Editing Millstone Grit of Almscliff Crag and Harlow Car, near Harrogate - an excursion

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==== Locality 1 [SE 265 491] - at the roadside ====
 
==== Locality 1 [SE 265 491] - at the roadside ====
  
Seen from here, the Crag is clearly made up of two cliffs, each about 15 m high, separated by a flattish slack. Big blocks have fallen off the cliffs. Walk up the footpath to the lower crag.
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Seen from here, the Crag is clearly made up of two cliffs, each about 15 m high, separated by a flattish slack. Big blocks have fallen off the cliffs. Walk up the footpath to the lower crag.
  
 
==== Locality 2 - the lower crag ====
 
==== Locality 2 - the lower crag ====
  
Climb up and proceed anticlockwise round the top of it. The Almscliff Grit is a coarse to very coarse-grained sandstone with scattered pebbles of '''quartz'''. The major bedding planes '''dip''' northeast at about 22°. Approximately 1 m wide trough '''cross-bedding''' sets clearly indicate sand transport by currents flowing from the northeast. The cross-bedding can be seen below overhangs and on the top (dip slope) surface of the lower crag.
+
Climb up and proceed anticlockwise round the top of it. The Almscliff Grit is a coarse to very coarse-grained sandstone with scattered pebbles of quartz. The major bedding planes dip northeast at about 22°. Approximately 1 m wide trough cross-bedding sets clearly indicate sand transport by currents flowing from the northeast. The cross-bedding can be seen below overhangs and on the top (dip slope) surface of the lower crag.
  
 
==== Locality 3 - across the flattish slack area at the foot of the upper crag ====
 
==== Locality 3 - across the flattish slack area at the foot of the upper crag ====
  
The bedding on this face looks flat, but continue anticlockwise round the base of the cliff until the relationship between cross-bedding and '''tectonic''' dip again becomes clear. Both are much the same as in the lower crag. Good cross-bedding troughs, again pointing southwest, can be seen on the dip slope of this crag also.
+
The bedding on this face looks flat, but continue anticlockwise round the base of the cliff until the relationship between cross-bedding and tectonic dip again becomes clear. Both are much the same as in the lower crag. Good cross-bedding troughs, again pointing southwest, can be seen on the dip slope of this crag also.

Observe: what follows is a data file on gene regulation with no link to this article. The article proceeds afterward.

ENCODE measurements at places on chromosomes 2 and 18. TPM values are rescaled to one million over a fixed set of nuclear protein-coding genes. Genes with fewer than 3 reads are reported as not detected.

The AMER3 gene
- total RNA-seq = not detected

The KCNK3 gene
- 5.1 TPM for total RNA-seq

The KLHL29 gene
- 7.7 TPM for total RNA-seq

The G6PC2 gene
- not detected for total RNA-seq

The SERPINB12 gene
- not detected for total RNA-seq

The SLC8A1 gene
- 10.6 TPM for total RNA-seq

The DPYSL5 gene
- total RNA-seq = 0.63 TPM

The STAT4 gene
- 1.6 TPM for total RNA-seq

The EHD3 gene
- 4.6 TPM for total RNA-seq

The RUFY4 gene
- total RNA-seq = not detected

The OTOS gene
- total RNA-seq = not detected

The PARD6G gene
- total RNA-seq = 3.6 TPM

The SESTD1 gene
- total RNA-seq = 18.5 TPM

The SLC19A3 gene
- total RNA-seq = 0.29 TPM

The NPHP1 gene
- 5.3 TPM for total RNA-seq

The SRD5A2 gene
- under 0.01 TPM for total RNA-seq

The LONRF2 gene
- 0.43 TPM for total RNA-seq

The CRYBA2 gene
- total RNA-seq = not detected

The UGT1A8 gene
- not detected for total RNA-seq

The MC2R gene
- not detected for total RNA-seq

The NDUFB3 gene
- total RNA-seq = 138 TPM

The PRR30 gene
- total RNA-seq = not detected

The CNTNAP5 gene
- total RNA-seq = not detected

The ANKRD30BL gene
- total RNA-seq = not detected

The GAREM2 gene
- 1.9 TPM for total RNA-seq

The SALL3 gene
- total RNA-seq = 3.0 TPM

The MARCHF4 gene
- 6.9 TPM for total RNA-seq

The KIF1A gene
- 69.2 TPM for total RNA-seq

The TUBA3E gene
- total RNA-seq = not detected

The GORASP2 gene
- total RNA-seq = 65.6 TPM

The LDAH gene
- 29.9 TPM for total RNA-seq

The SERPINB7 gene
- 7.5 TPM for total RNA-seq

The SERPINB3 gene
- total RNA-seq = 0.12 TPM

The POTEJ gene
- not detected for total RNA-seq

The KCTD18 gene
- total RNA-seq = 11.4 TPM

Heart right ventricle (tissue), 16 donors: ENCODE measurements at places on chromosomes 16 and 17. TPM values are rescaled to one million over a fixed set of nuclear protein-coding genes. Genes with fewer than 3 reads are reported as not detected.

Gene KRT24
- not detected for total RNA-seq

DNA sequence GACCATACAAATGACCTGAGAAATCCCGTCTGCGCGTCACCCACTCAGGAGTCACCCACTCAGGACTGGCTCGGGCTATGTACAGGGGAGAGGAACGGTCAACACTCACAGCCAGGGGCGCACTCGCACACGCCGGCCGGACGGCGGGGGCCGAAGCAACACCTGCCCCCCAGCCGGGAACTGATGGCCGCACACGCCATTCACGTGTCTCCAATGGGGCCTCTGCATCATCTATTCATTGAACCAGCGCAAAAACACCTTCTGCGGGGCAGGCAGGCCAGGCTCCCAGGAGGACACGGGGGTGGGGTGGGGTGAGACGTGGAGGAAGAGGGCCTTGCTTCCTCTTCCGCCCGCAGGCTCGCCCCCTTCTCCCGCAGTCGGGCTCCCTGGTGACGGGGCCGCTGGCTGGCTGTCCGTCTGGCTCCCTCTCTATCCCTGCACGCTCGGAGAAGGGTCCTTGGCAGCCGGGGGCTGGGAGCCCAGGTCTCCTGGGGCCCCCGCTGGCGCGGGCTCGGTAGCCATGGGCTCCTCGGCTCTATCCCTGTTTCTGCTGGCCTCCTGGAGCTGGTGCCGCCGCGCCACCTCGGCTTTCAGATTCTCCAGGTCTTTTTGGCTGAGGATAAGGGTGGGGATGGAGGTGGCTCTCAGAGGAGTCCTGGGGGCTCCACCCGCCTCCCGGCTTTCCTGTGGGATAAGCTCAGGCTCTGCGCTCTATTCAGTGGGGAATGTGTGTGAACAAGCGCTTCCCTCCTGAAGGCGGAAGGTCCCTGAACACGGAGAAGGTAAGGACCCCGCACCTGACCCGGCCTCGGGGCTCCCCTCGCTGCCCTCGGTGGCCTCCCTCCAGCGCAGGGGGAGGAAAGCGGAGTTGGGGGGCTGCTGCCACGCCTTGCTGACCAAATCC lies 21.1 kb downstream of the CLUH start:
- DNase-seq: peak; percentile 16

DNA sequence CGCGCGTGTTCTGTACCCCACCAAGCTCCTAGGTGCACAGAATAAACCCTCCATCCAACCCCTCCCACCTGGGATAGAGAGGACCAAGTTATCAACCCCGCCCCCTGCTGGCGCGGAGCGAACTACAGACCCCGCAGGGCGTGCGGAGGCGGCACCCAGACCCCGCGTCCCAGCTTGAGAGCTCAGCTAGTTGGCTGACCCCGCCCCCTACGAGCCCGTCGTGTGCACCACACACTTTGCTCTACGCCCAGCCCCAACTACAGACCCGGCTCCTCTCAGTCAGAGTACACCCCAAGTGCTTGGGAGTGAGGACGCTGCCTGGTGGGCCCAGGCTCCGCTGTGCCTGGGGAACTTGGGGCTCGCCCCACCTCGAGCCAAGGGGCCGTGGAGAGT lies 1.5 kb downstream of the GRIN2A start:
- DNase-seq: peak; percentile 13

Climb to the top of the crag and look at the view. To the south, a prominent escarpment forms the south side of Wharfedale, from Rombalds Moor behind Ilkley, in the west, through Otley Chevin and Arthington Bank to beyond Harewood, in the east. The escarpment is made up of a series of interbedded sandstones and mudstones in the upper half of the Millstone Grit sequence. They are dipping south beneath the Yorkshire coalfield, most of which is out of sight behind the escarpment. However the television mast at Emley Moor, visible in the distance through a low place in the escarpment above Arthington Viaduct, stands on a sandstone in the Lower Coal Measures. In the far distance, behind the Emley mast and to the right of it, the Millstone Grit appears again, forming the skyline. This is the central Pennine moorland between Huddersfield and Manchester.
 
Climb to the top of the crag and look at the view. To the south, a prominent escarpment forms the south side of Wharfedale, from Rombalds Moor behind Ilkley, in the west, through Otley Chevin and Arthington Bank to beyond Harewood, in the east. The escarpment is made up of a series of interbedded sandstones and mudstones in the upper half of the Millstone Grit sequence. They are dipping south beneath the Yorkshire coalfield, most of which is out of sight behind the escarpment. However the television mast at Emley Moor, visible in the distance through a low place in the escarpment above Arthington Viaduct, stands on a sandstone in the Lower Coal Measures. In the far distance, behind the Emley mast and to the right of it, the Millstone Grit appears again, forming the skyline. This is the central Pennine moorland between Huddersfield and Manchester.

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